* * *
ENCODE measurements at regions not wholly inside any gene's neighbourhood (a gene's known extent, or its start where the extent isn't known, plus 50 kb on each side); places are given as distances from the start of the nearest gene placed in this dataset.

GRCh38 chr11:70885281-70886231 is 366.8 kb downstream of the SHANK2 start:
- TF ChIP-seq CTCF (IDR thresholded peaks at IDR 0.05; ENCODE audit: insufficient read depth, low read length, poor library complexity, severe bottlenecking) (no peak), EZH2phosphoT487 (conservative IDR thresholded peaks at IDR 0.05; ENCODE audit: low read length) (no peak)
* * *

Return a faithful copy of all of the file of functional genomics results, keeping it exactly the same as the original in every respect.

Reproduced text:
ENCODE measurements at regions not wholly inside any gene's neighbourhood (a gene's known extent, or its start where the extent isn't known, plus 50 kb on each side); places are given as distances from the start of the nearest gene placed in this dataset.

GRCh38 chr11:70885281-70886231 is 366.8 kb downstream of the SHANK2 start:
- TF ChIP-seq CTCF (IDR thresholded peaks at IDR 0.05; ENCODE audit: insufficient read depth, low read length, poor library complexity, severe bottlenecking) (no peak), EZH2phosphoT487 (conservative IDR thresholded peaks at IDR 0.05; ENCODE audit: low read length) (no peak)